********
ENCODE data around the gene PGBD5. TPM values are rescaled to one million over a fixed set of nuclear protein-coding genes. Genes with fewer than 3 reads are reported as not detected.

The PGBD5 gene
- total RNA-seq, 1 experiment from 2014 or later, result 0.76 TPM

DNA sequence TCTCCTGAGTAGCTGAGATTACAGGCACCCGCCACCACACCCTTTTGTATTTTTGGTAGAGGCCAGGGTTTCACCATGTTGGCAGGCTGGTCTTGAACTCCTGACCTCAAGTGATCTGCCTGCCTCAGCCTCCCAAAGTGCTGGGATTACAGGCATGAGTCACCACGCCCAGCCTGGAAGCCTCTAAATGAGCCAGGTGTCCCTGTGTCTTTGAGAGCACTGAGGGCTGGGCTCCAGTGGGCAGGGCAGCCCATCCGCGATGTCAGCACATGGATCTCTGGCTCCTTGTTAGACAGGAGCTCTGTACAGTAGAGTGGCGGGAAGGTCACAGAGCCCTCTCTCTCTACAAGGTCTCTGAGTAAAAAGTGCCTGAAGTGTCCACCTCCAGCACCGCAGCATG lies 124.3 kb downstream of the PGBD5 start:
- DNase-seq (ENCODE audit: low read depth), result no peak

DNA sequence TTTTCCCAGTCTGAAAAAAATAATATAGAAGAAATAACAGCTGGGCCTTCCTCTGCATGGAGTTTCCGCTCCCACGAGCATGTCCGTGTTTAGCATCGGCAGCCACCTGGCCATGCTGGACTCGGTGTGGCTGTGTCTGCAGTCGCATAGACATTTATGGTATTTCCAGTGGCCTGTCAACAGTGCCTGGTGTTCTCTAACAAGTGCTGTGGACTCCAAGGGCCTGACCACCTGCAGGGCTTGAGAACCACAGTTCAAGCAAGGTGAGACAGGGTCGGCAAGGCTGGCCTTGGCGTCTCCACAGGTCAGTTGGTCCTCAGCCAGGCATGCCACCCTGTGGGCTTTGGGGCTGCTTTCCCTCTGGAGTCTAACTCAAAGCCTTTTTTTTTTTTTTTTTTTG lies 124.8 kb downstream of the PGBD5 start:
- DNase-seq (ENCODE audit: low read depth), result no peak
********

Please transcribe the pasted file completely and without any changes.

ENCODE data around the gene PGBD5. TPM values are rescaled to one million over a fixed set of nuclear protein-coding genes. Genes with fewer than 3 reads are reported as not detected.

The PGBD5 gene
- total RNA-seq, 1 experiment from 2014 or later, result 0.76 TPM

DNA sequence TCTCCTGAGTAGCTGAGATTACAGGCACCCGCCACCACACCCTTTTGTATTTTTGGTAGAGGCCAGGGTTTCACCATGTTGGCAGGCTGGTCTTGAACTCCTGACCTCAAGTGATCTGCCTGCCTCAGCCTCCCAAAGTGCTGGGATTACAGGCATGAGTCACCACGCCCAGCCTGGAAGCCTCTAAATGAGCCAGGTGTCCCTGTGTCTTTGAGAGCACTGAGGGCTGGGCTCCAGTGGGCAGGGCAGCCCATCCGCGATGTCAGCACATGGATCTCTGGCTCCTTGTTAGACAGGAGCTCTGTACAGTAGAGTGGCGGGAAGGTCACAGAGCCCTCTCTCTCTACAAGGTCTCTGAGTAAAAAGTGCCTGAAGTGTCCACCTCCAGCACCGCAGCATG lies 124.3 kb downstream of the PGBD5 start:
- DNase-seq (ENCODE audit: low read depth), result no peak

DNA sequence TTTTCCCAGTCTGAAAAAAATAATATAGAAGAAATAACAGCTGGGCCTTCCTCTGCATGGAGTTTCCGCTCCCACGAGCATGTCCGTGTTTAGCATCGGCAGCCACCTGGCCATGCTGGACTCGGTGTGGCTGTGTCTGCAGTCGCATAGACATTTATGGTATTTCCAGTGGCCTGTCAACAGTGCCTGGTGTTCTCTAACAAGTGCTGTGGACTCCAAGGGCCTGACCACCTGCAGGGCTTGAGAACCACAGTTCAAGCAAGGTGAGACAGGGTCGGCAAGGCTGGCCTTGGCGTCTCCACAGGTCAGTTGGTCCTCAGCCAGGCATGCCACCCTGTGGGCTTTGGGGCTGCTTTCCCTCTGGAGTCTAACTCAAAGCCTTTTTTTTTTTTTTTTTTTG lies 124.8 kb downstream of the PGBD5 start:
- DNase-seq (ENCODE audit: low read depth), result no peak